unravels the “castrated Jonas Brothers” allusions of Mussolini eating chalupas.

Then you’ll understand what it means to be under the influence of Aerosol Jesus,

dilating like a mo-fo satyr upon a farm of cysts.  Back in 1980, Ronald Reagan

painted Jimmy Carter in a garden and deprived him of androgens, opening a huge

soft spot in the previously impenetrable defenses of Scandinavia.  It is this spot —

wan and constipated as the Moody Blues, melodic and dripping with emotions —

that inspired the massive fish murder of Congressman Sonny Bono, followed by

a comical theft of 118 minutes of dismembered Taylor Swift.  Even Alfred Hitchcock

could never have imagined that.  And even when you reach the near-insanity of

Bono perched on an angel by a hearing aid store in Dublin, you’re still nowhere near

John Cougar Mellencamp, poisoned, castrated, shot and drowned all in one night

by a priest when he was 13.  Talk about 24/7 dwarf-dark undertones!




Why Is It That Plunder Always Explores Me Like Some Kind German?


Why is it that plunder always explores me like some kind German?

I’d love to know who is going out wearing these shreds of entropy.


Why is it that plunder always explores me like some wind turbine?

I’d love to know why the One is the power of the sacred within all energy.


Why is it that plunder always exploits my wine-colored turban?

I’d love to know why stillness has been ignored by the recording industry.


Why is it that plunder always exploits my finding a blind surgeon?

I’d love to know why I arrived on this planet a barefoot “pickaninny.”


Why is that plunder always exposes my fine southern region?

I’d love to know how having channeled gifts has reduced my life expectancy.


Why is that plunder always exposes me with king-like discrimination?

I’d love to know the strategy for achieving 20,000 hours of true humility.


Why is it that plunder always extemporizes with kindness and perfection?

I’d love to know before I descend the tar-thick shadow-side of celebrity insanity.



I Heart That You Wrecked My Community Musical . . .


. . . after I introduced you to my pen name.

You can love people, you can pour your f*cking heart out to them,

or you can listen to a Nikki Sixx album

with an open mind and heart.


Oh. My. God. Why. So. Sad?

I work on staff at Park Community Church in Chicago, and

I. Don’t. Matter. To. Jesus.

That’s. Why. So. Sad.


What about Hate Crimes?

Um, what about A White Guy’s Guide on How to Deal with

the Black Community for Dummies: Chapter 12?


How’m I doin’ now?

Milkin lots of cow.

Just like Nikki Sixx.




Sharon Mesmer’s most recent poetry collections are Annoying Diabetic Bitch (Combo Books, 2008) and The Virgin Formica (Hanging Loose, 2008). Fiction collections include Ma Vie à Yonago(Hachette, 2005) and In Ordinary Time (Hanging Loose, 2005). She has a selection of poems in the forthcoming Postmodern American Poetry — a Norton Anthology.



photo by Dan Griffin

Poetry, translation

First Dream (The Beginning) and other poems

by Feliciano Sánchez Chan

(translated from spanish to english by Jonathan Harrington)


First Dream (The Beginning)

I am the Sacred Ceiba Tree (the Kapok)
from which your children will dangle like fruit,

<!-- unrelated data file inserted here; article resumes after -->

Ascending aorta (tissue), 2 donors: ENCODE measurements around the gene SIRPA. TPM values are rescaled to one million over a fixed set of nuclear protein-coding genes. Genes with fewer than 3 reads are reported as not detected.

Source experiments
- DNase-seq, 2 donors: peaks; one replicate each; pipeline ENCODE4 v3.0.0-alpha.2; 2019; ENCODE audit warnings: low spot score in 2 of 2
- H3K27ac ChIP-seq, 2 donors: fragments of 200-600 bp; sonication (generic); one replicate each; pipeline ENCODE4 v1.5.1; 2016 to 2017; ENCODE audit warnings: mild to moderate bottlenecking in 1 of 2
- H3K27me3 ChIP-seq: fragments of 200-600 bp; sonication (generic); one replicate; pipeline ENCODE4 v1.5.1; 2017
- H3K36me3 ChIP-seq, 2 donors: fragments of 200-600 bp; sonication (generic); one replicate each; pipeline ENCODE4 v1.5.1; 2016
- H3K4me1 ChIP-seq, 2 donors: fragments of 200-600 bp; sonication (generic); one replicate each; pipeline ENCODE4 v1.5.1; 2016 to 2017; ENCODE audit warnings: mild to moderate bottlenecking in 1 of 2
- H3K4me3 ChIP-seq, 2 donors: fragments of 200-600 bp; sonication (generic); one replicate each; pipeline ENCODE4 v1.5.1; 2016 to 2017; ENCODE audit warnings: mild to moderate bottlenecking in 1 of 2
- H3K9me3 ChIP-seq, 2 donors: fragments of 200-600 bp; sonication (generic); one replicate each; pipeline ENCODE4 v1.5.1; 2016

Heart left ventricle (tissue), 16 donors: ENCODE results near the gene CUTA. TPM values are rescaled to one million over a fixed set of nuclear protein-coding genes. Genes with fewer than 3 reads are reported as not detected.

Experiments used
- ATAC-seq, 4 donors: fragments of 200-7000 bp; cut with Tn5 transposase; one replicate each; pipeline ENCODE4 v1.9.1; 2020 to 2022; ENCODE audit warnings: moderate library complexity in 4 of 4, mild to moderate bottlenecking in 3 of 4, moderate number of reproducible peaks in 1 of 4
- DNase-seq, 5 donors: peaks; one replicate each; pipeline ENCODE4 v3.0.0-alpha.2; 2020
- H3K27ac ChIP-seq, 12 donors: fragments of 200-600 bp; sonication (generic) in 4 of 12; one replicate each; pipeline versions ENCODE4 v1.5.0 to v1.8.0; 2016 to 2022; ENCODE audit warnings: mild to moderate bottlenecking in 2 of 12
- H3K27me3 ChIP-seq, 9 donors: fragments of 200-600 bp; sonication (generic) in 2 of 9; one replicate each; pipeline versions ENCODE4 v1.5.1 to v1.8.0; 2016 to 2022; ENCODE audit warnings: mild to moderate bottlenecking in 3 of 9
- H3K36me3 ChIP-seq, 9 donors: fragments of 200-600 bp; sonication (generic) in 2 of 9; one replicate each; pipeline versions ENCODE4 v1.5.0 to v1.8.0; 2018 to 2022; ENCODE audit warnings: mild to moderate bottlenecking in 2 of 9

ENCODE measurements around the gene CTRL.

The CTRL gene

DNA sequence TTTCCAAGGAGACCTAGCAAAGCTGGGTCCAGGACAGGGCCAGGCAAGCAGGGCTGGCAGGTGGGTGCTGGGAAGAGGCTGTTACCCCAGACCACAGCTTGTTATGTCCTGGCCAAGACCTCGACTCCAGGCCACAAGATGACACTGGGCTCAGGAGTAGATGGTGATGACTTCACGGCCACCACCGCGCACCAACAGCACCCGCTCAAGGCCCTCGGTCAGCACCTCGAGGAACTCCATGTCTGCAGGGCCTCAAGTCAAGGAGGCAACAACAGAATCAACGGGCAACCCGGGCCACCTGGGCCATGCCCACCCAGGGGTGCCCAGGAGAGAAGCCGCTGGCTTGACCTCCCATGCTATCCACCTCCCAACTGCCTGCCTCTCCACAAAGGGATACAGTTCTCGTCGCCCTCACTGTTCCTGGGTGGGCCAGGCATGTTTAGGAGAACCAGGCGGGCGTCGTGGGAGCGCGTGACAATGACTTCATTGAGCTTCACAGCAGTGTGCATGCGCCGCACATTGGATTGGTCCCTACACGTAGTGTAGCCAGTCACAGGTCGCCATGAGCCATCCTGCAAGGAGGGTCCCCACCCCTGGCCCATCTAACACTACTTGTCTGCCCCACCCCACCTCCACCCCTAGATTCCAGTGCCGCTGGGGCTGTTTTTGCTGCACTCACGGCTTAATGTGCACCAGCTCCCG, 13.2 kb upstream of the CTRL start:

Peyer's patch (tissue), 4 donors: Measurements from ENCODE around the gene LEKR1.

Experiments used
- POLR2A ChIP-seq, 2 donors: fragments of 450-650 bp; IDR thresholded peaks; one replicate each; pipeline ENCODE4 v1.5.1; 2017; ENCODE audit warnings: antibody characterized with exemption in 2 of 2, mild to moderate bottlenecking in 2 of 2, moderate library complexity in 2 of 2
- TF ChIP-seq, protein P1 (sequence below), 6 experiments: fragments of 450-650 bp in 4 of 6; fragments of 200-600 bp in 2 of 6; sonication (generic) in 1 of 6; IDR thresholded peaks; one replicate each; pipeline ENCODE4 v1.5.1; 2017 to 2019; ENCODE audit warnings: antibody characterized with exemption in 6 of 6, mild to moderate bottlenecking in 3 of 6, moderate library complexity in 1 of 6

if you claim them
before their seeds ripen.


I am the vertebra that unites
the thirteen canopies of heaven
and the nine levels of the underworld
where the spirits travel.


I am the breasts of your daughter,
where the old man nurses,
his long gray hair spilling over
the four directions of the universe,
as he walks nude
through the heavens
by your tears.


You entrust to me
the lives of your children,
on my trunk you see
their footprints.
I am the Ceiba,
I am the Sacred One.


Yáax Wayak’ (U káajbal)Teen le kili’ich X-ya’ache’
tu’ux ku ch’uytal a paalal
wa ka bisiko’ob ta wiknal
ma’ayli’ k’anak
u yi’ijo’obo’o in Na’.Teen a baakel nupik
óoxlajun u yáalal ka’an
yéetel bolon u yáalal metnal
tu’ux ku xíimbal pixano’ob.

Teen u yiim a x-lóo’bayan aal
tu’ux ku chu’uch le nuxib
ku jayik u sakil u pool
tu kanti’itsil yóok’ol kaab,
yéetel ku xíimbal chaknuul
ta ka’anil tia’al ka’ a búukint
yéetel u ja’il a wicho’ob.

Ti’ teen a k’ubeetmaj
u kuxtal a paalal in Na’,
ti’ yaan u pe’echak’o’ob tin nak’e’,
teen X-ya’axche’,
teen Kili’ich X-ya’axche’.


Sueño Primero (El origen)Soy la Ceiba Sagrada
donde penden tus hijos
si los reclamas a ti
antes que sus granos sazonen.Soy la vértebra que une
las trece capas del cielo
y los nueve niveles del inframundo
donde transitan los espíritus.

Soy los senos de tu hija,
donde amamanta el anciano
que dispersa sus canas
en los cuatro rumbos del universo,
y camina desnudo
por tus cielos
para que lo arropes
con tus lágrimas.

A mí encomendaste
la vida de tus hijos,
en mi tronco se ven
la marca de sus pies.
Soy la Ceiba,
soy la Ceiba Sagrada.



Second Dream (The Word)

I am the conch
my voice born of the sea
that speaks through your children,


My singing travels throughout the world
opening new trails.
I have penetrated the labyrinths of caves
so that the old gods
write on my lips
the word that the dove
spills out over the world
on moonlit mornings.


I am the first voice that gathers together the echoes
planted yesterday along antique roads.
I am the ancient word that is only spoken
after midnight
if your son does not return from the jungle.


I am the conch of long past echoes
that you have recorded with your voice,
I am the conch.


Ka’a Wayak’ (T’aan)Teen le jub
siijil u t’aan ich k’áa’náab
kin t’aan tu yóo’lal a paalalo’
in Na’.In k’aaye’ ku jolch’aktik
u beel wíiniko’ob yóok’ol kaab.